# Homework Help: Another coordinate conversions.

1. Nov 14, 2009

### tnutty

1. The problem statement, all variables and given/known data

The actual question is to evaluate the integral. All I need help on is the setting up part.

Instead of making a thread for each, I will post 3 integral question with my attempts.

Just tell me if you see something wrong from rectangular to spherical conversion. Thanks.

1) Evaluate the integral
$$\int\int\int_{E} e^\sqrt(x^2+y^2+z^2) dv$$

where E is enclosed by the sphere x^2+y^2+z^2 = 9 in the first octant

This is what I got in spherical coordinate :

$$\int^{\pi/2}_{0}$$$$\int^{\pi/2}_{0}$$$$\int^{3}_{0} e^\rho\rho^2 *d\rho*sin(\phi)d\phi*d\theta$$

Now for the seconds one :

Evaluate the integral :

$$\int\int\int_{E}x^2 dV$$

where E is bounded by the x-z plane and the hemisphere y = sqrt(9-x^2-z^2) and y = sqrt(16 - x^2 - z^2)

Here is my integral setup in spherical coordinates :

$$\int^{\pi}_{0}$$$$\int^{\pi/2}_{0}$$$$\int^{4}_{3} (p^2*sin^2(\phi)*cos^2(\theta) )* p^2d\phi * sin(\phi) d\phi * d\theta$$

And for the last one :

Evaluate the integral by converting it into spherical coordinate :

In rectangular coordinate :

$$\int^{1}_{0}$$$$\int^{\sqrt(1-x^2}_{0}$$$$\int^{\sqrt(2-x^2+y^2)}_{\sqrt(x^2+y^2)} xz *dzdydx$$

Here is my partial attempt to convert it into spherical coordinate, but some are missing because I am not sure what it is supposed to be.

$$\int^{2*pi}_{0}$$ $$\int^{?}_{?}$$ $$\int^{2}_{?} xz \rho^2 d\rho sin(\phi)d\phi d\theta$$

where x = p sin(phi) cos(theta) and z = p*cos(phi)

Thanks for any help.

2. Nov 15, 2009

### tnutty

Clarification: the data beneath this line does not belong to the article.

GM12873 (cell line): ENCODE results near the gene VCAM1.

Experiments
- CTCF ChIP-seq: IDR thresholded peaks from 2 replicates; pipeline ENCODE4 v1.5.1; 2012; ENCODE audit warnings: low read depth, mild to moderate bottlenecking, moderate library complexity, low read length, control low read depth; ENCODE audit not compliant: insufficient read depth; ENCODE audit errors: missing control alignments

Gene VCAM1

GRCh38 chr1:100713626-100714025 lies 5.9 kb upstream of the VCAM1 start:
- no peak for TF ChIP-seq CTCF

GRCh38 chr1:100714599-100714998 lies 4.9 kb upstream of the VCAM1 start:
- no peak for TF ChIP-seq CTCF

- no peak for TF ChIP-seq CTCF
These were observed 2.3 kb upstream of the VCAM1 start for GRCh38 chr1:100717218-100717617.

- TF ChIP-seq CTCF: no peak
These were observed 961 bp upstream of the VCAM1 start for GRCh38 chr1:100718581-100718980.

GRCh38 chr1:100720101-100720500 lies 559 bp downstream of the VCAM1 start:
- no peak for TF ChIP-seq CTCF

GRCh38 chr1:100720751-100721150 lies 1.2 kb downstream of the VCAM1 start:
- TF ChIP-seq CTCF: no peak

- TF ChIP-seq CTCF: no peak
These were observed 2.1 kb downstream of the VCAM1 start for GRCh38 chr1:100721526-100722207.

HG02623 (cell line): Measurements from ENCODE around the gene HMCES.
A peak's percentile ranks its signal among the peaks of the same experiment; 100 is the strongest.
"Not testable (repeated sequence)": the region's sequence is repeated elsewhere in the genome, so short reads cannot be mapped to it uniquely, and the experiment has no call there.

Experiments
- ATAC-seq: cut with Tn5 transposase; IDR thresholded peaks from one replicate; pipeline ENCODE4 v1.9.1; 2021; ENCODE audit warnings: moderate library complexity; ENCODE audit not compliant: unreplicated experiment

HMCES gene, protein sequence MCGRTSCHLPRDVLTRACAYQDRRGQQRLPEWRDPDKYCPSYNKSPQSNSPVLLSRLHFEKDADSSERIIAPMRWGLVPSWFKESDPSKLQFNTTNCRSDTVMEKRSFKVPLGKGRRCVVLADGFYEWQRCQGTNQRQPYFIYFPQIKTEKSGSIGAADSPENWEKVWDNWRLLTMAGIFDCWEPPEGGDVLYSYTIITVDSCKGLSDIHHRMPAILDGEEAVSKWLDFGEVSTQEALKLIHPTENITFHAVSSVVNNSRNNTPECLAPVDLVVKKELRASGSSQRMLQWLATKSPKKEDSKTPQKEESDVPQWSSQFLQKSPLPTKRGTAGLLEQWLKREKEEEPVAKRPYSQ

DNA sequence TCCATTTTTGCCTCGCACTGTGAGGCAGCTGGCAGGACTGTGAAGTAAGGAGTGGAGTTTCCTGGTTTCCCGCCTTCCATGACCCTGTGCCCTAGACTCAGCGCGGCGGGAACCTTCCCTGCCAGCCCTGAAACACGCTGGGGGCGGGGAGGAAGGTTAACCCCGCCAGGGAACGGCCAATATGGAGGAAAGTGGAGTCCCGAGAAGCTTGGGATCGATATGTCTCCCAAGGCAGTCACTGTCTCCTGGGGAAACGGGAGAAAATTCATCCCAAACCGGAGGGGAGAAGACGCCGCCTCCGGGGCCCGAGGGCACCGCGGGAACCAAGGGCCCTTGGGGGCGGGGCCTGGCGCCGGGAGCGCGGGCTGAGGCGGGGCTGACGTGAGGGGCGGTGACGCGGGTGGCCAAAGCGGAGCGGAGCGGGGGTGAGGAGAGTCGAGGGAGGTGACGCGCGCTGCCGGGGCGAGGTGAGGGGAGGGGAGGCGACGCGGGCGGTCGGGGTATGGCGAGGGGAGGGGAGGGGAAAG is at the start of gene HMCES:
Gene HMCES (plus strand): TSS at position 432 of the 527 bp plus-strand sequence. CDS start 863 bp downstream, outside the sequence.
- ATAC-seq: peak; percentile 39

If anyone could help on any of the 3 problems, checking if my conversion is correct, then
I would really appreciate.

3. Nov 16, 2009

### HallsofIvy

Yes, that looks good.

Since z includes both positive and negative values, $\phi$ will have to go from 0 to $\pi$.

Since x ranges from 0 to 1, we are in the right half space. That means that $\theta$ goes from $-\pi/2$ to $\pi/2$, not 0 to $2\pi$. For each x, y ranges from 0 to $\sqrt{1-x^2}$ or the circle $x^2+ y^2= 1$. Finally, for each (x,y), z ranges between the cone $z^2= x^2+ y^2$ and the sphere $z^2= 2- x^2-y^2$ (or $x^2+ y^2+ z^2= 2$ which just happen to have the circle $x^2+ y^2= 1$, z= 1 as intersection. In spherical coordinates that cones is $\rho^2cos^2(\phi)= \rho^2 sin^2(\phi)$ or $tan^2(\phi)= 1$, $\phi= \pi/4$ and sphere is $\rho^2 cos^2(\phi)= 2- \rho^2 sin^2(\phi)$ or $\rho^2= 2$, $\rho= \sqrt{2}$

$\rho$ goes from 0 to $\sqrt{2}$ (the distance from (0,0,0) to each point on the circle of intersection), $\theta$ goes from $-\pi/2$ to $\pi/2$ and $\phi$ goes from 0 to $\pi/4$.

Last edited by a moderator: Nov 16, 2009
4. Nov 16, 2009

### tnutty

There is no way to give reps or something similar, because you earned a million of them.
Thanks a lot, as usual.